The Los Angeles Unified School District (LAUSD) announced it is making naloxone, also known as Narcan, available for all its K-12 schools.
The announcement came Thursday afternoon, with the school district calling it a response to continuous overdose cases in the city of Los Angeles.
“We have an urgent crisis on our hands,” Superintendent Alberto M. Carvalho said. “Research shows that the availability of naloxone along with overdose education is effective at decreasing overdoses and death–and will save lives. We will do everything in our power to ensure that not another student in our community is a victim to the growing opioid epidemic. Keeping students safe and healthy remains our highest priority.”
Los Angeles Public Health will be providing the Narcan to schools and will not come out of the district’s budget.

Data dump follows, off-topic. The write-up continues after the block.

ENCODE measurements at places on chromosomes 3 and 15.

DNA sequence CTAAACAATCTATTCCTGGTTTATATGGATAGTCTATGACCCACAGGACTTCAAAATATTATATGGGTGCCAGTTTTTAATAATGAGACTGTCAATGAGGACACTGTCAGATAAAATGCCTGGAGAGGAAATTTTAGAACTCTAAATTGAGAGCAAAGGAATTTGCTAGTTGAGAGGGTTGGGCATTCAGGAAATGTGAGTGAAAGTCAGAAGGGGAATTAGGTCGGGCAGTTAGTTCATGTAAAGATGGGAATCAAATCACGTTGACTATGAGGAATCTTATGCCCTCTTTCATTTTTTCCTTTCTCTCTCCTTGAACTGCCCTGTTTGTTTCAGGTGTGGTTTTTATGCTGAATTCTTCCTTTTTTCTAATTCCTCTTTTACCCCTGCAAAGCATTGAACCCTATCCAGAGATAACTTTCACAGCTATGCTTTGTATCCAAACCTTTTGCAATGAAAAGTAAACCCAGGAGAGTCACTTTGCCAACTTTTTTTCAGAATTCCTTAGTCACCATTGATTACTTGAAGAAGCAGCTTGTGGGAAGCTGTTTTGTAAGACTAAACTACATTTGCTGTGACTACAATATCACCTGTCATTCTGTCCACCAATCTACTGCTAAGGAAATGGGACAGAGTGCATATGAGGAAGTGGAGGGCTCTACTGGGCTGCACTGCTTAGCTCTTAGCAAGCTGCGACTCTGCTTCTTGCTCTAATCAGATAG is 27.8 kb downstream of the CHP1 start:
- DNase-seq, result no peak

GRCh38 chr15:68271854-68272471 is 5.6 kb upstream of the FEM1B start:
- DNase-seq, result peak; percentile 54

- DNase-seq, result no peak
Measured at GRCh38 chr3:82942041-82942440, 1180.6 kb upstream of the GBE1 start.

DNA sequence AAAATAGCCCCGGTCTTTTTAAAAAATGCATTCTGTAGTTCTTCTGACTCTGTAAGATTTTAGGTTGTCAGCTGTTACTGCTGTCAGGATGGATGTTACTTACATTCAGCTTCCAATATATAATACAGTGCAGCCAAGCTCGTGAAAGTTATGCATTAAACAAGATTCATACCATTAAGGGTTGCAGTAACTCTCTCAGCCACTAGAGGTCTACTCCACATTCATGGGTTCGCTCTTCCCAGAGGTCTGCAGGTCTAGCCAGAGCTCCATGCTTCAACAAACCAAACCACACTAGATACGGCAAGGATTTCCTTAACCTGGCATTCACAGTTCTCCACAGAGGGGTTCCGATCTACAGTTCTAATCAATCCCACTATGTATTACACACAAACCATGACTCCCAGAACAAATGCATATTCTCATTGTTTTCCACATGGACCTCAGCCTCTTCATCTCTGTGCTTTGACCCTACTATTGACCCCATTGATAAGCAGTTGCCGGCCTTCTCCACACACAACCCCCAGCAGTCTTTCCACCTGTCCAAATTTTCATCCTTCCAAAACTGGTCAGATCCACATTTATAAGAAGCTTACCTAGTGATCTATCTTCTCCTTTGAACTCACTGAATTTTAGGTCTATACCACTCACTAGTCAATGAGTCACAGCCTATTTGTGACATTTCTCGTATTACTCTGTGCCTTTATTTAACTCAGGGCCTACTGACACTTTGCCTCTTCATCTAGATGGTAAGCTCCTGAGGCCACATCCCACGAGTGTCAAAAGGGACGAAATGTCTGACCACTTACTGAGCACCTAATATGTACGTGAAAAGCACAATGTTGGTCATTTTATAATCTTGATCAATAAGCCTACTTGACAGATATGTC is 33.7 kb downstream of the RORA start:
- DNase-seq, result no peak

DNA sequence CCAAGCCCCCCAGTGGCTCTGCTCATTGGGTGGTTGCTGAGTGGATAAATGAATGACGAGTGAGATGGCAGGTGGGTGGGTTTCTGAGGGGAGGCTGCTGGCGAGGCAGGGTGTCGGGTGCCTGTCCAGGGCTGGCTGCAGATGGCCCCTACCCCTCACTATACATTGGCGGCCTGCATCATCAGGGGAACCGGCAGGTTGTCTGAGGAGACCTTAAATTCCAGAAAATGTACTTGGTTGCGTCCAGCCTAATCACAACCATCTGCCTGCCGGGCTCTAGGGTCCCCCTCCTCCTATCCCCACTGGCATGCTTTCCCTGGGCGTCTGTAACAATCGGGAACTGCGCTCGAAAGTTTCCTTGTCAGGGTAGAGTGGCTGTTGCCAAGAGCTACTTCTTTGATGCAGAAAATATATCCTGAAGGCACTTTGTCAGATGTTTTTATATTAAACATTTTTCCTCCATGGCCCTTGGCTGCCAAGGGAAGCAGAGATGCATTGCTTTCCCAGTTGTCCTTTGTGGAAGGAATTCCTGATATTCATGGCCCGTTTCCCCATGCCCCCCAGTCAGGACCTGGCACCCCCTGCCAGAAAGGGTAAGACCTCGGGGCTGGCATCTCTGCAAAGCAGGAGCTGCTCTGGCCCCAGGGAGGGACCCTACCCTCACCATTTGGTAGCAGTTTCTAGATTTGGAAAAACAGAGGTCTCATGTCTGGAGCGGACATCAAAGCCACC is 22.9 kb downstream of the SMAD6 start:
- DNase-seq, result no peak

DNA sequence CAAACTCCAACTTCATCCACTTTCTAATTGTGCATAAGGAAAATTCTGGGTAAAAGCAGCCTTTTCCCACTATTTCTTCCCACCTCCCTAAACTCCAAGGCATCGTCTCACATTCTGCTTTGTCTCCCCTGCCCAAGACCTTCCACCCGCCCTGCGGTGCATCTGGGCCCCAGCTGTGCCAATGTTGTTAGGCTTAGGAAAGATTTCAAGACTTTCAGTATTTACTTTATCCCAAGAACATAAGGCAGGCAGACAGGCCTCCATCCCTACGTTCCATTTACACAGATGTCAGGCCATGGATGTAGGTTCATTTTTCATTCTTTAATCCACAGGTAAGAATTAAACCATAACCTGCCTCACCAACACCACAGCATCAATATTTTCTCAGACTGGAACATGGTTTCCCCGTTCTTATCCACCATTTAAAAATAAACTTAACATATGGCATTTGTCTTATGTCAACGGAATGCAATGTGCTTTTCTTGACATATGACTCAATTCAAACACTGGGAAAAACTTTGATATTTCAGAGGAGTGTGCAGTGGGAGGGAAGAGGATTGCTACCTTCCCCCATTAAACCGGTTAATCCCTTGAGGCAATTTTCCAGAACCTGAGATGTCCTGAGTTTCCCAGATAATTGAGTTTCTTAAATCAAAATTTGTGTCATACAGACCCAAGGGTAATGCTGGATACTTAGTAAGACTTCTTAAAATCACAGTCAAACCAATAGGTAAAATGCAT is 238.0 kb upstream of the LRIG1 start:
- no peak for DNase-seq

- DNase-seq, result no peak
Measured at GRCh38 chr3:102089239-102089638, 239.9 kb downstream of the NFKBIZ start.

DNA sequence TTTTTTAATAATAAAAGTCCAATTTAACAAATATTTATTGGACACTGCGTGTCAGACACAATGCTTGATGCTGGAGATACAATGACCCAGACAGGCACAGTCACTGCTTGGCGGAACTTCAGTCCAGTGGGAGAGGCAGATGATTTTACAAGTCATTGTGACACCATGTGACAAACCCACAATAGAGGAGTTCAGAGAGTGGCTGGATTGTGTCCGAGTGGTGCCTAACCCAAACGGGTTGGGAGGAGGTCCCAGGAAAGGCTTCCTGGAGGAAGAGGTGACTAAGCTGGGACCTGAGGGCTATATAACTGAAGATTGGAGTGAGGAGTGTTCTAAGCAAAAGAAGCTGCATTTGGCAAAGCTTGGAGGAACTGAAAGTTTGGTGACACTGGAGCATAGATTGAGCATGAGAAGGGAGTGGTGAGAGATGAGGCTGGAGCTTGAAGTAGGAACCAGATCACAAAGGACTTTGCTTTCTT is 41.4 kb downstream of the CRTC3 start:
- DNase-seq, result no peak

On Wednesday, LAPD said at least seven LAUSD teenage students had died of fentanyl overdoses in the past month alone.
The latest overdose death came on Saturday, September 17, when a 15-year-old male student from the STEM Academy at Bernstein High School was found unconscious in his home.
“The opioid epidemic is a community crisis, and today Los Angeles Unified is taking concrete action to protect our students – both by making naloxone readily available and through proactive education and support,” LAUSD School Board President Kelly Gonez said in a statement Thursday. “Our Board and Superintendent are committed to doing everything we can to ensure student safety on our campuses and in our communities.”
Naloxone is typically used to reverse overdoses, as it blocks the effects of opioids, according to the CDC.
It is believed that the student deaths have come from pills, often sold as oxycodone, laced with lethal doses of fentanyl.
While a specific date for the incorporation of the Narcan was not announced, the district said it would come “in the coming weeks.”
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